Home Baltimore Press Releases 2011 Glen Burnie Man Pleads Guilty to Transporting a Minor to Engage in Prostitution
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Glen Burnie Man Pleads Guilty to Transporting a Minor to Engage in Prostitution
Maryland Human Trafficking Task Force Rescues 12-Year-Old Girl from Laurel Hotel Room

U.S. Attorney’s Office March 08, 2011
  • District of Maryland (410) 209-4800

BALTIMORE—Derwin Samuel Smith, age 42, of Glen Burnie, Maryland, pleaded guilty today to interstate transportation of a minor to engage in prostitution.

The guilty plea was announced by United States Attorney for the District of Maryland Rod J. Rosenstein; Special Agent in Charge Richard A. McFeely of the Federal Bureau of Investigation; Anne Arundel County Police Chief James Teare, Sr.; Colonel Terrence Sheridan, Superintendent of the Maryland State Police; and Anne Arundel County State’s Attorney Frank R. Weathersbee.

“The victim was rescued thanks to superb work by the Maryland Human Trafficking Task Force,” said U.S. Attorney Rod J. Rosenstein. “We hope that this prosecution sends a message to low-life criminals who prostitute children.”

According to his plea agreement, on June 7, 2010, members of the Maryland Human Trafficking Task Force recovered a 12-year-old girl, who had been reported missing and was believed to be involved in prostitution, from a motel room in Anne Arundel County, Maryland. The child had called a relative from the motel room and investigation revealed that the motel room was registered to Smith. After officers arrived at the motel room, the child said that Smith told her that he would be back later that evening to have sex with her.

The child was taken to police headquarters and further identified Smith as the person who had picked her up on the street in Washington, D.C., paid for sexual services performed in the backseat of his car, and recruited her to work for him as a prostitute. According to the statement of facts, Smith then drove the girl to Atlantic City, New Jersey, where at Smith’s direction, she was paid to have sex with men over the weekend. The child gave Smith all of the money she earned.

In the meantime, officers waited at the motel until Smith arrived at the room. Smith was arrested and a search incident to his arrest recovered the key to the motel room where the girl was recovered. Smith later admitted picking up the victim in Washington, D.C. on Friday evening, taking her to Atlantic City, New Jersey over the weekend, and purchasing the motel room for her on Monday morning.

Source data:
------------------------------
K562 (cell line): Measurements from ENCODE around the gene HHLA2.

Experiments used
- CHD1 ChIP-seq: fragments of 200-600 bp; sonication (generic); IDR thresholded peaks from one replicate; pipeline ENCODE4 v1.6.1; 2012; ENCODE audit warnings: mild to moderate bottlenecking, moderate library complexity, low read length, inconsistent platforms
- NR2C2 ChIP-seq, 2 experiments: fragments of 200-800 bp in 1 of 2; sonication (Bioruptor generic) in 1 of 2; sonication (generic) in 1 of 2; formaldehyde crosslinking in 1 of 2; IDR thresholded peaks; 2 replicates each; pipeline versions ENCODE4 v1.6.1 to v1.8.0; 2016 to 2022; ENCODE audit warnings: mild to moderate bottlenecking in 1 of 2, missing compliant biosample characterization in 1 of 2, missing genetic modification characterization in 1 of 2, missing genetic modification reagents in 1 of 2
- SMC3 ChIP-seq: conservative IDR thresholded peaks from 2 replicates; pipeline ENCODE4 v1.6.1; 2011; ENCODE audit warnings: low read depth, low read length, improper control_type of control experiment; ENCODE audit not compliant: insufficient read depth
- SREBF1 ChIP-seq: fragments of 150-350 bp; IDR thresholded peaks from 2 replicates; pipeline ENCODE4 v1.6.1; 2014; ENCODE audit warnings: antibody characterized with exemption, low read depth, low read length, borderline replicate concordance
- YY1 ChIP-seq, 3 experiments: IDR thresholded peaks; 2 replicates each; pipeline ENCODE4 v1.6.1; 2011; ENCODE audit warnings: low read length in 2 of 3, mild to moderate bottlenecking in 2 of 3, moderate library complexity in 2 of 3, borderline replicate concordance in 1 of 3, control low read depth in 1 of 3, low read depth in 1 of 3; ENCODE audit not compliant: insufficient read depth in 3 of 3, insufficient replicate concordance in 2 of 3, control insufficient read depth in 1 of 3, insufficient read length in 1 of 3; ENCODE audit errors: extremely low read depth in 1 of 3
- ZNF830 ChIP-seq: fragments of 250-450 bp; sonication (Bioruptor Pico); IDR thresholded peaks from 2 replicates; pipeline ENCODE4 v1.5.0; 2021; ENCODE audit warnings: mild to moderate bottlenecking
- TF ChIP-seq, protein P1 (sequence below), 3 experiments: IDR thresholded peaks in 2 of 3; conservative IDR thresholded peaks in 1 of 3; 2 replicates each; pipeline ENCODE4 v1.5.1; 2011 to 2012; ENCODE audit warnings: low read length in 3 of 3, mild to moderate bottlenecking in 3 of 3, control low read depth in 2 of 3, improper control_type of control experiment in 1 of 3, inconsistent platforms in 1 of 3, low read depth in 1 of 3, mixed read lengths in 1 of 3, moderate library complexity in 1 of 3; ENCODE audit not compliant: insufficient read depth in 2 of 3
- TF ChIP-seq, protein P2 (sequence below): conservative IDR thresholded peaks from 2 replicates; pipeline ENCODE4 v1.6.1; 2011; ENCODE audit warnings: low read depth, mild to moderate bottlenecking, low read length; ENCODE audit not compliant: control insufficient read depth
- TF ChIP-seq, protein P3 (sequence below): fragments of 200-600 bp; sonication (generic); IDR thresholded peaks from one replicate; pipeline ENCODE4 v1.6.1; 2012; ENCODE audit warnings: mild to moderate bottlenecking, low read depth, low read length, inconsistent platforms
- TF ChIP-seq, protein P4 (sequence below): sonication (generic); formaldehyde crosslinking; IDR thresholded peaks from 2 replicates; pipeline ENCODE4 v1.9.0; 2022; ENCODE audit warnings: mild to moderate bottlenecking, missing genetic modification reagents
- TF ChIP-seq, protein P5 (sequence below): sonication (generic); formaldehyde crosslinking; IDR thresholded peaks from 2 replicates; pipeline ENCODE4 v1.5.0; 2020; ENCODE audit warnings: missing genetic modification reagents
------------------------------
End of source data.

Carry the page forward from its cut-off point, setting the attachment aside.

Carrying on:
Smith faces a maximum sentence of life in prison, followed by up to lifetime supervised release. The government and the defendant have agreed that if the court accepts the plea agreement, Smith will be sentenced to 121 months in prison. U.S. District Judge Catherine C. Blake scheduled sentencing for May 11, 2011 at 9:15 a.m. Smith remains detained.

As part of his plea agreement, Smith must register as a sex offender in the place where he resides, where he is an employee, and where he is a student, under the Sex Offender Registration and Notification Act (SORNA).

The case was investigated by the Maryland Human Trafficking Task Force, formed in 2007 to discover and rescue victims of human trafficking while identifying and prosecuting offenders. Members include federal, state, and local law enforcement, as well as victim service providers and local community members. For more information about the Maryland Human Trafficking Task Force, please www.justice.gov/usao/md/Human-Trafficking/index.html.

This case was brought as part of Project Safe Childhood, a nationwide initiative to combat the growing epidemic of child sexual exploitation and abuse launched in May 2006 by the Department of Justice. Led by United States Attorneys’ Offices and the Criminal Division's Child Exploitation and Obscenity Section (CEOS), Project Safe Childhood marshals federal, state, and local resources to better locate, apprehend, and prosecute individuals who exploit children via the Internet, as well as to identify and rescue victims. For more information about Project Safe Childhood, please visit www.projectsafechildhood.gov. Details about Maryland’s program are available at www.justice.gov/usao/md/Safe-Childhood/index.html.

United States Attorney Rod J. Rosenstein commended the FBI, Anne Arundel County Police Department, Maryland State Police, and Anne Arundel County State’s Attorney’s Office for their work in this investigation and prosecution. Mr. Rosenstein thanked Assistant U.S. Attorneys Rachel M. Yasser and Tonya Kelly Kowitz, who are prosecuting the case.

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